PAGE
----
A new study from the University of Chicago suggests fish are sensitive to touch like humans are.
A February 10th study jointly conducted by the University of Chicago and Proceedings of the Royal Society found that fish have neurons and cells found in pectoral fins located behind their gills that are very sensitive to touch.
The study was conducted by University of Chicago graduate student Adam Hardy and his graduate mentor Melina Hale, PhD, the William Rainey Harper Professor of Organismal Biology and Anatomy at the University of Chicago. It examined and studied the bottom-dwelling pictus catfish from the Amazon River.
“It was a surprise to us that, similar to mammalian skin, fish fins are able to sense light pressure and subtle motion,” said study author Adam Hardy, graduate student in University of Chicago’s Department of Organismal Biology and Anatomy. “This information seems to be conveyed by a type of cell important for touch in mammals, which suggests that the underlying sensory morphology may be evolutionarily conserved.”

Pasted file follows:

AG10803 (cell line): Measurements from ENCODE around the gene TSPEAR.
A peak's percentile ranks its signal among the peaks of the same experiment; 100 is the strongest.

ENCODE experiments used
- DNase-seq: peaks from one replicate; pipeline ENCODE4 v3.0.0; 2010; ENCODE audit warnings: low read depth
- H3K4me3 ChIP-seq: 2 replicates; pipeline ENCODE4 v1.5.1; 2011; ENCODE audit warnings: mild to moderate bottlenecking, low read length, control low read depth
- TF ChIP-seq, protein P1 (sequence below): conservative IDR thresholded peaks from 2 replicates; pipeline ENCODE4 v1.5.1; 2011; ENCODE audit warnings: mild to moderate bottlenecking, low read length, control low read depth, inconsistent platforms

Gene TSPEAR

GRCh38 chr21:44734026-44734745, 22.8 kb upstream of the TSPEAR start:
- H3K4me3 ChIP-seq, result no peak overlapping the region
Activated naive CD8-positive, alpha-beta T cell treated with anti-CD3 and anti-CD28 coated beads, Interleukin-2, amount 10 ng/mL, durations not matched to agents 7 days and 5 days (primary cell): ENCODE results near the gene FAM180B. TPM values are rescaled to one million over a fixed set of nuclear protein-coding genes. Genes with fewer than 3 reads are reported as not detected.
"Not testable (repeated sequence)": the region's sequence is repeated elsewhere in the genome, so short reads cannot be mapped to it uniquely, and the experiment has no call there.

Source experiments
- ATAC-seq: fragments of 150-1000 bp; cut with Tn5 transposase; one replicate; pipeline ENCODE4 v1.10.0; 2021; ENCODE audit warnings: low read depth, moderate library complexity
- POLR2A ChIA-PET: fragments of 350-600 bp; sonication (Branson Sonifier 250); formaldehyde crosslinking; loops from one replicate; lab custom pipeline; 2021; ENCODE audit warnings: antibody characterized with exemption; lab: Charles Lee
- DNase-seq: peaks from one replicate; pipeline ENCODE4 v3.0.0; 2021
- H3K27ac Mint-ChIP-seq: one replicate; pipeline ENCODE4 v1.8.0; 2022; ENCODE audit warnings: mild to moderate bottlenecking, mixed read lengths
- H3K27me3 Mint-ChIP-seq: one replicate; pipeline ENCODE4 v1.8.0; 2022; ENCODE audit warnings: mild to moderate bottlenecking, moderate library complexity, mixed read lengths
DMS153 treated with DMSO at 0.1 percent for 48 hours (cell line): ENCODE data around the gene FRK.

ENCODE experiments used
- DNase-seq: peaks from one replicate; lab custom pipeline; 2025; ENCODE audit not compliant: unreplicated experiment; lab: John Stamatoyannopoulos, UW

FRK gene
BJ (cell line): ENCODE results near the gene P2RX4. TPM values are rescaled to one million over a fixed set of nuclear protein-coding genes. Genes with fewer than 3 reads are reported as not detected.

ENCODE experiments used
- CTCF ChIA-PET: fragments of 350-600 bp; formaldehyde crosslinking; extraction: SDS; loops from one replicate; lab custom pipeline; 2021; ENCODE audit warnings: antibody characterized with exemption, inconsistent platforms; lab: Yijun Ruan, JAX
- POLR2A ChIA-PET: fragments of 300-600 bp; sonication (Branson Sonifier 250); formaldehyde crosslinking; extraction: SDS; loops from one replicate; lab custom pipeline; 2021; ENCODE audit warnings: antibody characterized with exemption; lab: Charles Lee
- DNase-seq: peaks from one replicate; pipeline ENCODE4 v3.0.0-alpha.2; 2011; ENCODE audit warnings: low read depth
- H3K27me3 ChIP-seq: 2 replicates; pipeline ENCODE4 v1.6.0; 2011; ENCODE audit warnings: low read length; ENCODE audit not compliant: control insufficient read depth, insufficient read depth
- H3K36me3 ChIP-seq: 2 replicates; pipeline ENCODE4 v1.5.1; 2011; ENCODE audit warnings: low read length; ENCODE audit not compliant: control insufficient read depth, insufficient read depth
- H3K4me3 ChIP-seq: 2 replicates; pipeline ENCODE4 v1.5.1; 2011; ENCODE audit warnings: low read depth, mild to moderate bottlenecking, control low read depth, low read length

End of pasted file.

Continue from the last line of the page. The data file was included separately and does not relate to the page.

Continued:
“Like us, fish are able to feel the environment around them with their fins. Touch sensation may allow fish to live in dim environments, using touch to navigate when vision is limited,” Hale said to Science Daily. “It raises a lot of exciting questions on how sensory cells shape the brain’s perception of environmental features, and may provide insight into the evolution of sensation in vertebrates.”
It’s no wonder that humans are drawn to fishing, especially since both humans and fish are receptive to sensory touches. Next time you go fishing, pay attention to how fish respond to touch!